Coleman held ownership interests in BCA Management and BCA Professional Services, which collectively owed over $2 million in unpaid payroll and employee withholding taxes, for which the plaintiffs were personally liable. In order to relieve themselves of this liability, the plaintiffs sought to sell their interests in BCA. They began negotiating with a buyer and sought legal advice from their attorney and her law firm (who had previously represented them in various matters) regarding a nonbinding letter of intent. The letter of intent provided that the plaintiffs would sell their shares in BCA for at least $2.5 million. The plaintiffs alleged that the attorney agreed to represent them in the transaction, that she agreed to bill BCA for the legal work, and that the buyer would pay the attorney fees after its acquisition of BCA.

The plaintiffs then put together a draft agreement outlining the sale and submitted it to the attorney. The draft agreement provided for the sale of 100 percent of the plaintiffs’ BCA stock in exchange for $300,000. Further, the plaintiffs would resign their positions with BCA and get new positions with the buyer. Finally, the draft agreement contained a guaranty that the buyer would pay up to $2.2 million in unpaid taxes. The defendant attorney made revisions to the draft agreement and gave it to the plaintiffs and to the buyer’s counsel. The plaintiffs alleged that, following this, they were assured by the attorney that the sale would relieve them of their personal tax liability. The defendant attorney’s changes were incorporated into the final stock purchase agreement. The plaintiffs later learned that despite the transfer, they would remain personally liable for the taxes.

At the closing, the plaintiffs and their attorney were advised that the buyer had assigned its rights under the agreement to an alleged subsidiary formed the day before. The plaintiffs asked the attorney about the significance of this assignment, and the attorney allegedly replied that it would not affect the tax liability issue and that the plaintiffs had “gotten everything they wanted, and more” from the deal. After the closing, one of the plaintiffs continued to manage BCA, but he was soon fired. He sued to re-obtain control of BCA after he was made aware of problems at the company by current and former clients. The court awarded him limited power of attorney and ordered him to perform an accounting. The plaintiffs then discovered that BCA’s assets had been plundered by the buyer and that the unpaid taxes were still owing. Eventually, the IRS seized a BCA bank account to pay a small part of the total tax debt.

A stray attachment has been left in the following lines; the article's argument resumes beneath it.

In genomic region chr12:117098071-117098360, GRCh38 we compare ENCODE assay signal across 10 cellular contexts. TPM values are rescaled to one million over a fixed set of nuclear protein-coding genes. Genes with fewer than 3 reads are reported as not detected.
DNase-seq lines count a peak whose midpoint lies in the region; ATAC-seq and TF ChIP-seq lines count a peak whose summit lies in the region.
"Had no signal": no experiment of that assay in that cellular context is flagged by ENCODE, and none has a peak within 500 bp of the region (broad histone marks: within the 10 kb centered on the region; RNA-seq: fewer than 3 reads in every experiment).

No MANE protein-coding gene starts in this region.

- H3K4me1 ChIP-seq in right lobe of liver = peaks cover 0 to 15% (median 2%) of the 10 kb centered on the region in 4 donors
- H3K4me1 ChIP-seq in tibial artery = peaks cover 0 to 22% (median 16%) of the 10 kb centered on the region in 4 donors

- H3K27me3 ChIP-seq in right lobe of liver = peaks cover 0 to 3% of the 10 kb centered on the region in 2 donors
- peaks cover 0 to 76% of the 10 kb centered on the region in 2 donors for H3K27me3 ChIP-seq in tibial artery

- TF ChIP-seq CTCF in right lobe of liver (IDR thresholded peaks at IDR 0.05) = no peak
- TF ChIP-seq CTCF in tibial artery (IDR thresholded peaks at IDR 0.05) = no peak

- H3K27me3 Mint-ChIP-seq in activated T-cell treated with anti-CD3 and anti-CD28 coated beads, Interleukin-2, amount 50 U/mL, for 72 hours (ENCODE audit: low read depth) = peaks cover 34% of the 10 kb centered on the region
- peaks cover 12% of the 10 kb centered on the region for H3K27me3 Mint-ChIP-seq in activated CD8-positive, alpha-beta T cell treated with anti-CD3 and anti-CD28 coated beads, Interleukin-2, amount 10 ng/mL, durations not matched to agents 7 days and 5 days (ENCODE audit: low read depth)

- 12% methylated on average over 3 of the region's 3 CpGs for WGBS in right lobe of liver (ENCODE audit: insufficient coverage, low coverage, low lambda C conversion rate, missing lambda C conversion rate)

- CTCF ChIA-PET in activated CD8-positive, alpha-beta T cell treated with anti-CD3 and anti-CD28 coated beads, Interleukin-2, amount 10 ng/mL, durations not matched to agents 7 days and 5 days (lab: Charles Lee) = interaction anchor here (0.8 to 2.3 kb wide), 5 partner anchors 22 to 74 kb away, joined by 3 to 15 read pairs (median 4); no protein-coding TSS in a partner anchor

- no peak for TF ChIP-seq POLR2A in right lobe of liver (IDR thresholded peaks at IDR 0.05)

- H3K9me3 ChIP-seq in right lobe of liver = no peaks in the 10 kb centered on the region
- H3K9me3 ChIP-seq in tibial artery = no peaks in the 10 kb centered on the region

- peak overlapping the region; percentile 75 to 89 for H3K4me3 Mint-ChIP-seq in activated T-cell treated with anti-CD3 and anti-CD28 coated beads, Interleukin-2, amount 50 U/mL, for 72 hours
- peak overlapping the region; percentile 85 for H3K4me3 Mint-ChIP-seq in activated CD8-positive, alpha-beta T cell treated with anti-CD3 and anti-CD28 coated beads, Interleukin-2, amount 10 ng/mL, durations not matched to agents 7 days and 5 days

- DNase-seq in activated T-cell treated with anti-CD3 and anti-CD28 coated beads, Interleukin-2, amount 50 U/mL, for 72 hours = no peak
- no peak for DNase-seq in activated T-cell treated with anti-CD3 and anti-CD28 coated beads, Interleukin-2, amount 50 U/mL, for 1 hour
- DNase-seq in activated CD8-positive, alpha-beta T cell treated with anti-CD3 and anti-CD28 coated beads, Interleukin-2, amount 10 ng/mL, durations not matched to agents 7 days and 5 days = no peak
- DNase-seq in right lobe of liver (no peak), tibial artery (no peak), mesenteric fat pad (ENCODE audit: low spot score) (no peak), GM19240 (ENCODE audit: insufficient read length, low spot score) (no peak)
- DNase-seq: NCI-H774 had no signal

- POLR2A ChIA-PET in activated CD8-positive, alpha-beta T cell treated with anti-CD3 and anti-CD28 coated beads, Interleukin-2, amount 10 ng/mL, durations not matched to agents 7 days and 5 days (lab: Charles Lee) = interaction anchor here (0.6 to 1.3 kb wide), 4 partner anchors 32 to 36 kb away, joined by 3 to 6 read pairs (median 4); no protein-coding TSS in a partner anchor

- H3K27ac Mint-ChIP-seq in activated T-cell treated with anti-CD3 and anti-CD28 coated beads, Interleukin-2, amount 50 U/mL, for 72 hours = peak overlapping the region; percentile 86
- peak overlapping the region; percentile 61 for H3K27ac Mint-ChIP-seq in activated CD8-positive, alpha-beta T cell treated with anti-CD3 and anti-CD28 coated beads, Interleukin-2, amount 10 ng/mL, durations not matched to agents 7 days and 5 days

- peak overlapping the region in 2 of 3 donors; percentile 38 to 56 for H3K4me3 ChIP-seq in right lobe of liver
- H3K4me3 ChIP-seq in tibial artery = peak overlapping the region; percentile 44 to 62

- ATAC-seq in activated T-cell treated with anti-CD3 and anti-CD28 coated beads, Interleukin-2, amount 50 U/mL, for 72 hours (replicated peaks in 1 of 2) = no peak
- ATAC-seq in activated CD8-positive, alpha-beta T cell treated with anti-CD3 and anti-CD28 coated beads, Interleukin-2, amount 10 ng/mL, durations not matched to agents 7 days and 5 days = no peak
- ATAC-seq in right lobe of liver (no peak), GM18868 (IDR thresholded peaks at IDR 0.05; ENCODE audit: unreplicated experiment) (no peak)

The plaintiffs brought an action for legal malpractice against the law firm. The suit was based on a breach-of-contract theory, seeking to recover the lost value of the BCA stock and the interest and fees that accrued on the tax debt. They did not sue in negligence because the two-year statute of limitations had already run.

The defendants asserted that the plaintiffs had concealed the true extent of their tax liability and in fact never discussed their tax liability with them. They also claimed that the plaintiffs did not pay them attorney fees and that the plaintiffs’ damages were inconsistent with proof of “actual loss.” The defendants argued that Bailey v. Tucker was controlling and limited the plaintiffs’ damages to a reimbursement of attorney fees paid. Since the plaintiff had paid no fees to the defendant attorney or firm in connection with the sale of the BCA stock, the action should be dismissed on the pleadings since no damages were sustained. The trial court agreed and dismissed the claim on the pleadings. The plaintiffs appealed.

So the issue was now squarely before the court: Is a client who sues a lawyer for legal malpractice based on breach of contract allowed to recover consequential damages, or are damages limited to attorney fees paid to the defendant attorneys? The court ruled clearly and unequivocally:

We conclude that the limitation on damages imposed by the Bailey court applies to an action in assumpsit [breach of contract] based on a claim of attorney malpractice in a criminal case, but that limitation does not extend to an action for legal malpractice in assumpsit where the underlying action was, as here, a civil action.

Moreover, the court held that the plaintiffs had entered into the transaction represented by the defendant attorney with the expectation that they would be relieved of their tax liability, which constituted “actual loss”: